What would you say if you only had 60 minutes to give an organisation all the digital advice they needed to run an engaging online strategy? This was the challenge I faced when I got matched up with a charity as part of the Digital Candle initiative.
Digital Candle was set up to bring together digital experts with charities needing advice after it was found that 46% of charity leaders didn’t think digital is relevant to them. Other charities understood the importance but just didn’t know where to start. Small organisations often have limited budgets, time, skills and resource so how do they go about creating a successful social media strategy?
After signing up and committing to an hour-long call with a charity, I was matched up with Ripon Community House, a small organisation in Ripon which hosts community events, runs a meeting space and offers subsidised office space for local charities.
My contact at Ripon Community House had a desire to build a community online and reach out to new people through their social channels but wasn’t sure where to start.
Over our call, we talked about a lot of different things, including:
- Boosting posts on Facebook to local audiences
- Using Twitter lists to segment audiences and find interesting conversations to join
- Tone of voice on different channels
- How to tell stories, particularly using threaded tweets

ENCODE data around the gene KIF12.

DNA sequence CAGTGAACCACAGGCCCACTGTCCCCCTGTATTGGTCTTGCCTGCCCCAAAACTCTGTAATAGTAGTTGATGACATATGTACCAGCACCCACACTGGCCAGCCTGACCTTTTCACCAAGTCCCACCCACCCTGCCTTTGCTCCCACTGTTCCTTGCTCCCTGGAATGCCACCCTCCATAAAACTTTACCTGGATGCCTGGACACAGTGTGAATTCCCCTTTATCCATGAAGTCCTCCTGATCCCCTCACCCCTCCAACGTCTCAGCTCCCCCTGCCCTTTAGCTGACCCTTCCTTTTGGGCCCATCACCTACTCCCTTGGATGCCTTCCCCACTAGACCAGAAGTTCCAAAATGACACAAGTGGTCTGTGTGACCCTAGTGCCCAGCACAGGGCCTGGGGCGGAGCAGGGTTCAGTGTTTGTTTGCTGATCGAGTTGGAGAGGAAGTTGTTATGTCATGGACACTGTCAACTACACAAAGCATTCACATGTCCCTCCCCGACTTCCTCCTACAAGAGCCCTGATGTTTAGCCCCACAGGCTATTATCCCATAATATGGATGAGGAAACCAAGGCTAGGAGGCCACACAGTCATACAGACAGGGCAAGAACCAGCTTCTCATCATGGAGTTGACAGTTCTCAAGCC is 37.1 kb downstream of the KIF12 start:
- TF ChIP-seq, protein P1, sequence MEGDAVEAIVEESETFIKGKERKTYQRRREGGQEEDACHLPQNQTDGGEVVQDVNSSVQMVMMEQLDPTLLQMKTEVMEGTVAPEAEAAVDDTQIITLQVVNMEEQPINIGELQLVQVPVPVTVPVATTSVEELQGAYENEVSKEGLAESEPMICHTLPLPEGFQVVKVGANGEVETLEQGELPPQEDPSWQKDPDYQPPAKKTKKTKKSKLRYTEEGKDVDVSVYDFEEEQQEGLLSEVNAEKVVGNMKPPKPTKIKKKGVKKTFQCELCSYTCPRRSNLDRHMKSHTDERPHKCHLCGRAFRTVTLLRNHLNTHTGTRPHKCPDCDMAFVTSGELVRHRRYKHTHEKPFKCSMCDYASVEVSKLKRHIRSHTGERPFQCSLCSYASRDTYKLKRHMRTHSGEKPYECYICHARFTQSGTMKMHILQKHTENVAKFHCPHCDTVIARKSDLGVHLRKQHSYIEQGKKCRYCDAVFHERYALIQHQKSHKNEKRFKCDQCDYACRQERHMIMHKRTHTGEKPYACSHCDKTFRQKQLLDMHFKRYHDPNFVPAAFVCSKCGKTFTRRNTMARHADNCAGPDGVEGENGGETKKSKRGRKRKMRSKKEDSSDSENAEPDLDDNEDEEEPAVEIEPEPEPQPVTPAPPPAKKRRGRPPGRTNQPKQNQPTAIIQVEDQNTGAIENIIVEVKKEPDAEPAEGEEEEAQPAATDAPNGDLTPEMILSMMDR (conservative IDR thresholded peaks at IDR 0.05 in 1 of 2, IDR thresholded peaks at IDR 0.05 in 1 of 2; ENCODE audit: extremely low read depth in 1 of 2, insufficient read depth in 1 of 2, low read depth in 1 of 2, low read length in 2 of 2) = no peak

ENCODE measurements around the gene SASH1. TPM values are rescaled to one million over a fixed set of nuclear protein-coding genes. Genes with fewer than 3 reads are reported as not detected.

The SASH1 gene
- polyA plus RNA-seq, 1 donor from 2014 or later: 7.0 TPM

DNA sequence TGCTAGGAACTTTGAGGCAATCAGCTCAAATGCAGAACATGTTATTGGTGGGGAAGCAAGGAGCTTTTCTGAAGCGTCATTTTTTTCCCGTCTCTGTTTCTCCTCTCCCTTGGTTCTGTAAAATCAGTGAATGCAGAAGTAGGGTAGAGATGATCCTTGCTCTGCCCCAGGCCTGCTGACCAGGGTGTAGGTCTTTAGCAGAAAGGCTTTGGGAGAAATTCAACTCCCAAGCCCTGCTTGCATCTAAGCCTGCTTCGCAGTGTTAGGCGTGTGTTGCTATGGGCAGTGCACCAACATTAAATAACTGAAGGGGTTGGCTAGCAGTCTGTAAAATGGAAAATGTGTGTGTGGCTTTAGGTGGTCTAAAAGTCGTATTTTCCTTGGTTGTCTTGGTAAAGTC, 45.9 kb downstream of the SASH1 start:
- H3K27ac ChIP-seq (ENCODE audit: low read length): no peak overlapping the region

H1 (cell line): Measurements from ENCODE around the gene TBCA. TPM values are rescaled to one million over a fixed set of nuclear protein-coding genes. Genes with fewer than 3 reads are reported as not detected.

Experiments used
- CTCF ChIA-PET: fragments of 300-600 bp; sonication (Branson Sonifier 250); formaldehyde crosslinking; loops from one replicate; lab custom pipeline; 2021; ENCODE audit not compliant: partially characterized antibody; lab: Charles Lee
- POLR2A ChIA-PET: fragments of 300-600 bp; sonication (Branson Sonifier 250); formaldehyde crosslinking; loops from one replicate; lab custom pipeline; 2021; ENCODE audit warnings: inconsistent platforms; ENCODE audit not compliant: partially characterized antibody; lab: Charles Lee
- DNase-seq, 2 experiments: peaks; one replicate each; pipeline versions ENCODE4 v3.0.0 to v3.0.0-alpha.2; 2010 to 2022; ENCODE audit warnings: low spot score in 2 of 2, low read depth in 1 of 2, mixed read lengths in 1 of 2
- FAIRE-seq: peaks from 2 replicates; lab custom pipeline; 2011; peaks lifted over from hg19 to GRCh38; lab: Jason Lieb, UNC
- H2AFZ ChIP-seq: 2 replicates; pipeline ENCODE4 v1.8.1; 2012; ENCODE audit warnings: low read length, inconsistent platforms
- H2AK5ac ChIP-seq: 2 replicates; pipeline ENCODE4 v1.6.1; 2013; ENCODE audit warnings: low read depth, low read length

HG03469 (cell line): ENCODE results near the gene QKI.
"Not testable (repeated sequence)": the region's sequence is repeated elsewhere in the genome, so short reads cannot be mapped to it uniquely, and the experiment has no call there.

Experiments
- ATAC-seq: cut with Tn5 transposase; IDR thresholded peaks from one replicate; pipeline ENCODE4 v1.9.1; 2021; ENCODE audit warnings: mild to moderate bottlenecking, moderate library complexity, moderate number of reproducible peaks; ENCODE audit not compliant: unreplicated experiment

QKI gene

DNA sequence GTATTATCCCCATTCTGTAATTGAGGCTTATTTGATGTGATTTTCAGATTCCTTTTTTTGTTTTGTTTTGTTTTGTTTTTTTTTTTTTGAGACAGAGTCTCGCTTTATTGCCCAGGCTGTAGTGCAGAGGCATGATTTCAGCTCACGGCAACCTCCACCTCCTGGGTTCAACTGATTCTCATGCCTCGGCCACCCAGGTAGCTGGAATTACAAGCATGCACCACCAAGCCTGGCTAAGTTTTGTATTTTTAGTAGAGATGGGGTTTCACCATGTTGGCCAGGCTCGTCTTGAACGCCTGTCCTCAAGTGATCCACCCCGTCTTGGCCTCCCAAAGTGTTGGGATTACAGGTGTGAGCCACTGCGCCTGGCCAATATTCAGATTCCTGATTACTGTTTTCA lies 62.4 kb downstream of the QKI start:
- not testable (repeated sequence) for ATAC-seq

- Creating conversation and engaging content
- Writing down a clear idea of each channel’s purpose which could be shared with staff and volunteers
- Where to look for content ideas
- Keeping things consistent with the small amount of time available
- Using analytics
Afterwards, Ripon Community House had this to say about the call:
“The advice given was invaluable, especially for a small organisation like ours, being able to access specialist skills is not always easy. Tallie was helpful and clear but most importantly gave us the confidence to put together a strategy going forward, something we were not able to do prior to the call with Tallie.”
So where should you start if you have a limited amount of time to help? Having advised a number of small organisations in the past, here are some things I’ve learnt:
- Don’t suggest more than they can handle
If time and resource is an issue, adding on extra work isn’t going to help. Look for key places where they may need to add extra resource but also suggest some ways to save time or work more effectively too. I recently wrote a blog sharing some time-saving tips for social media which might help.
- Answer their needs
Keep the conversation to what it is they want to learn and what they’re looking to get out of the conversation. This focus will mean they feel they’ve gotten what they came for and you won’t waste their time with ideas and suggestions they can’t use.
- Quick wins and achievable content is important
Are there some quick improvements they can make that will make a difference? Let them know. Suggest content ideas that are easy to do, don’t cost a lot and can be fitted in amongst other jobs. Not everything you suggest will be like this, but if there are more difficult jobs to complete, having the easy ones ticked off the list will make the process easier to handle.
- Suggest next steps
Giving them advice they can implement straight away is helpful but don’t forget about what they can do next. If everything is going well, how can they step things up a notch? Giving them something to work towards will encourage them to keep building on what they are doing.
Photo credit: Ripon Community House